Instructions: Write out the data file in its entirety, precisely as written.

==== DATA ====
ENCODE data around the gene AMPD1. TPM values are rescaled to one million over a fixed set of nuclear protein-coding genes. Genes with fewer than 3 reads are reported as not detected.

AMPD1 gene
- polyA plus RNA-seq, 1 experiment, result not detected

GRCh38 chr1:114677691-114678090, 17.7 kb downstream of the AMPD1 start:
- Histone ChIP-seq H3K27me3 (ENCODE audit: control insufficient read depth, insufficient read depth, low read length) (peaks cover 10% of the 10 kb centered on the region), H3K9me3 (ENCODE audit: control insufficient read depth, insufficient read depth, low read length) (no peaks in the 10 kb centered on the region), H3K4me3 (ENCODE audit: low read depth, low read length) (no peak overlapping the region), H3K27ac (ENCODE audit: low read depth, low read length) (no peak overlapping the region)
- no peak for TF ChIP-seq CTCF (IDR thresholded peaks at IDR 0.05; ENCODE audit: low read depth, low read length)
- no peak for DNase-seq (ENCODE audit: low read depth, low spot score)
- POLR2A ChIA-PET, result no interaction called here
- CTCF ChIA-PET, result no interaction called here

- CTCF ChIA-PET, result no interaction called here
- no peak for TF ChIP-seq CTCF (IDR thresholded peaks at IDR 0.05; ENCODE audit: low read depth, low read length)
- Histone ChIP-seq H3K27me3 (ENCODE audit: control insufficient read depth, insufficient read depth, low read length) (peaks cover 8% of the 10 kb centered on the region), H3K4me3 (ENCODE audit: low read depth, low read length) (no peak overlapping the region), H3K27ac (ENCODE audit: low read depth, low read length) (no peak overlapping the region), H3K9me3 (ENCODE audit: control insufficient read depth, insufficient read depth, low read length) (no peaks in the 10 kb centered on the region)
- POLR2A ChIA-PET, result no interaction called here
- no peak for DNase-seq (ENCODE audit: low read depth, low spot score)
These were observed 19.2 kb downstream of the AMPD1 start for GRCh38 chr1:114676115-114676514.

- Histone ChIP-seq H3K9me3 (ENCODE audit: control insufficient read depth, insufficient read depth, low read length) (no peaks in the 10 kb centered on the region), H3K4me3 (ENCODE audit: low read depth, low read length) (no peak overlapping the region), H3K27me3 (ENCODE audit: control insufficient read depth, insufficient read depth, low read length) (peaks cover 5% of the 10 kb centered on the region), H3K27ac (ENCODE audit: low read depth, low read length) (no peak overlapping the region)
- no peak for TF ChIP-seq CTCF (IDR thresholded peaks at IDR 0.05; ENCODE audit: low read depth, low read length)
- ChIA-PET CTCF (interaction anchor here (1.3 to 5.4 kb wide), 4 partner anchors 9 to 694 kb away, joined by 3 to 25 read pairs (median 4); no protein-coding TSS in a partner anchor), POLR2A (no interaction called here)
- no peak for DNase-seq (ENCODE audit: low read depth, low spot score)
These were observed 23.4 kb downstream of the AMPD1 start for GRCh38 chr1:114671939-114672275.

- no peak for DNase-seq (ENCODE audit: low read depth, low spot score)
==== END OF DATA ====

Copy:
ENCODE data around the gene AMPD1. TPM values are rescaled to one million over a fixed set of nuclear protein-coding genes. Genes with fewer than 3 reads are reported as not detected.

AMPD1 gene
- polyA plus RNA-seq, 1 experiment, result not detected

GRCh38 chr1:114677691-114678090, 17.7 kb downstream of the AMPD1 start:
- Histone ChIP-seq H3K27me3 (ENCODE audit: control insufficient read depth, insufficient read depth, low read length) (peaks cover 10% of the 10 kb centered on the region), H3K9me3 (ENCODE audit: control insufficient read depth, insufficient read depth, low read length) (no peaks in the 10 kb centered on the region), H3K4me3 (ENCODE audit: low read depth, low read length) (no peak overlapping the region), H3K27ac (ENCODE audit: low read depth, low read length) (no peak overlapping the region)
- no peak for TF ChIP-seq CTCF (IDR thresholded peaks at IDR 0.05; ENCODE audit: low read depth, low read length)
- no peak for DNase-seq (ENCODE audit: low read depth, low spot score)
- POLR2A ChIA-PET, result no interaction called here
- CTCF ChIA-PET, result no interaction called here

- CTCF ChIA-PET, result no interaction called here
- no peak for TF ChIP-seq CTCF (IDR thresholded peaks at IDR 0.05; ENCODE audit: low read depth, low read length)
- Histone ChIP-seq H3K27me3 (ENCODE audit: control insufficient read depth, insufficient read depth, low read length) (peaks cover 8% of the 10 kb centered on the region), H3K4me3 (ENCODE audit: low read depth, low read length) (no peak overlapping the region), H3K27ac (ENCODE audit: low read depth, low read length) (no peak overlapping the region), H3K9me3 (ENCODE audit: control insufficient read depth, insufficient read depth, low read length) (no peaks in the 10 kb centered on the region)
- POLR2A ChIA-PET, result no interaction called here
- no peak for DNase-seq (ENCODE audit: low read depth, low spot score)
These were observed 19.2 kb downstream of the AMPD1 start for GRCh38 chr1:114676115-114676514.

- Histone ChIP-seq H3K9me3 (ENCODE audit: control insufficient read depth, insufficient read depth, low read length) (no peaks in the 10 kb centered on the region), H3K4me3 (ENCODE audit: low read depth, low read length) (no peak overlapping the region), H3K27me3 (ENCODE audit: control insufficient read depth, insufficient read depth, low read length) (peaks cover 5% of the 10 kb centered on the region), H3K27ac (ENCODE audit: low read depth, low read length) (no peak overlapping the region)
- no peak for TF ChIP-seq CTCF (IDR thresholded peaks at IDR 0.05; ENCODE audit: low read depth, low read length)
- ChIA-PET CTCF (interaction anchor here (1.3 to 5.4 kb wide), 4 partner anchors 9 to 694 kb away, joined by 3 to 25 read pairs (median 4); no protein-coding TSS in a partner anchor), POLR2A (no interaction called here)
- no peak for DNase-seq (ENCODE audit: low read depth, low spot score)
These were observed 23.4 kb downstream of the AMPD1 start for GRCh38 chr1:114671939-114672275.

- no peak for DNase-seq (ENCODE audit: low read depth, low spot score)